Yes and No

“I pay attention to what I do so I’ll know what I really believe.”
–Sister Helen Prejean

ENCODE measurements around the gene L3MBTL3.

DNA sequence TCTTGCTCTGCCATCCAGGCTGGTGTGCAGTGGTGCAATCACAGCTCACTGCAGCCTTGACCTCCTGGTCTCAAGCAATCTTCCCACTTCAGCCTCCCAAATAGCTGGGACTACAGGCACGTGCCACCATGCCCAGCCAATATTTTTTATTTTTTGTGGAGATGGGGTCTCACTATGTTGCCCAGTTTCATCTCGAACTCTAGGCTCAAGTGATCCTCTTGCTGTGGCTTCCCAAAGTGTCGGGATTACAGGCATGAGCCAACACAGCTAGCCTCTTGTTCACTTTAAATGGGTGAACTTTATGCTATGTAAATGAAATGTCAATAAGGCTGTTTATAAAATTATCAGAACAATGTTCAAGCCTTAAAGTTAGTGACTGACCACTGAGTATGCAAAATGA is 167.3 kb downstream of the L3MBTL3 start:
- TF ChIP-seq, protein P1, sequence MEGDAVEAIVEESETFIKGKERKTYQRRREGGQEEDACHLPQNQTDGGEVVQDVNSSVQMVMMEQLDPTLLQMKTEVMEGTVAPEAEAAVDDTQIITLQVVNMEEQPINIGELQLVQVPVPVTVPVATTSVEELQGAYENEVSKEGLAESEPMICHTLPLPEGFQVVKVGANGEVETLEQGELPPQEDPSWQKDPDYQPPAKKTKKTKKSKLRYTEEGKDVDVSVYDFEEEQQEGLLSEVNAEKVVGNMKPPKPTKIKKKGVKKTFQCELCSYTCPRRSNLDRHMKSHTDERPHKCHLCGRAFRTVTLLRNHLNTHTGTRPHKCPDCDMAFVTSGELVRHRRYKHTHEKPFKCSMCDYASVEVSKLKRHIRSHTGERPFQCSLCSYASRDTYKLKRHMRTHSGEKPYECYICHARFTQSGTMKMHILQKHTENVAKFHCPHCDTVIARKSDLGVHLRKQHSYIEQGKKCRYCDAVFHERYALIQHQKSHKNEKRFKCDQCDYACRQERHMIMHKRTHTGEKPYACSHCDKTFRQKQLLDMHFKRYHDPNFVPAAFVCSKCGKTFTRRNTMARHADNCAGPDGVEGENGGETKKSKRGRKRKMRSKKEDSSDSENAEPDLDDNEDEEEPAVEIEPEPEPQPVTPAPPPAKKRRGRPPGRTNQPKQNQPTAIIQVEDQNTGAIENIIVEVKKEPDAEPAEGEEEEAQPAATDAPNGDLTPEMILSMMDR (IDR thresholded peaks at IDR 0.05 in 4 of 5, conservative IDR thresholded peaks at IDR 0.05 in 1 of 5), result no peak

If you only read chapter 3 of the book of Jonah, you’d learn quite a bit about the heart of Jonah’s God, but very little about the heart of the man God has called as his prophet. Though the story of Jonah is likely well known to many who sit in pews listening to sermons this third week of Epiphany, the Sunday School version of Jonah’s story is generally truncated, omitting a key part of this story–that even after outwardly obeying the command of God to go and prophesy to the Ninevites, Jonah remains bitter and cynical and alone. He is unable to receive the salvation of Ninevah as good news, despite the fact that his very life depends upon a God of second chances. Jonah’s “no” to God and God’s grace in this story makes this little book of Scripture a tragedy, ultimately. Through it all, God is always and everywhere showing Godself as who and what the Hebrew Scriptures have said God is: “gracious and merciful, slow to anger, and abounding in steadfast love, and ready to relent from punishing” (4:2). With closed hands and a closed heart, Jonah’s fate is left to readers’ imaginations. Read more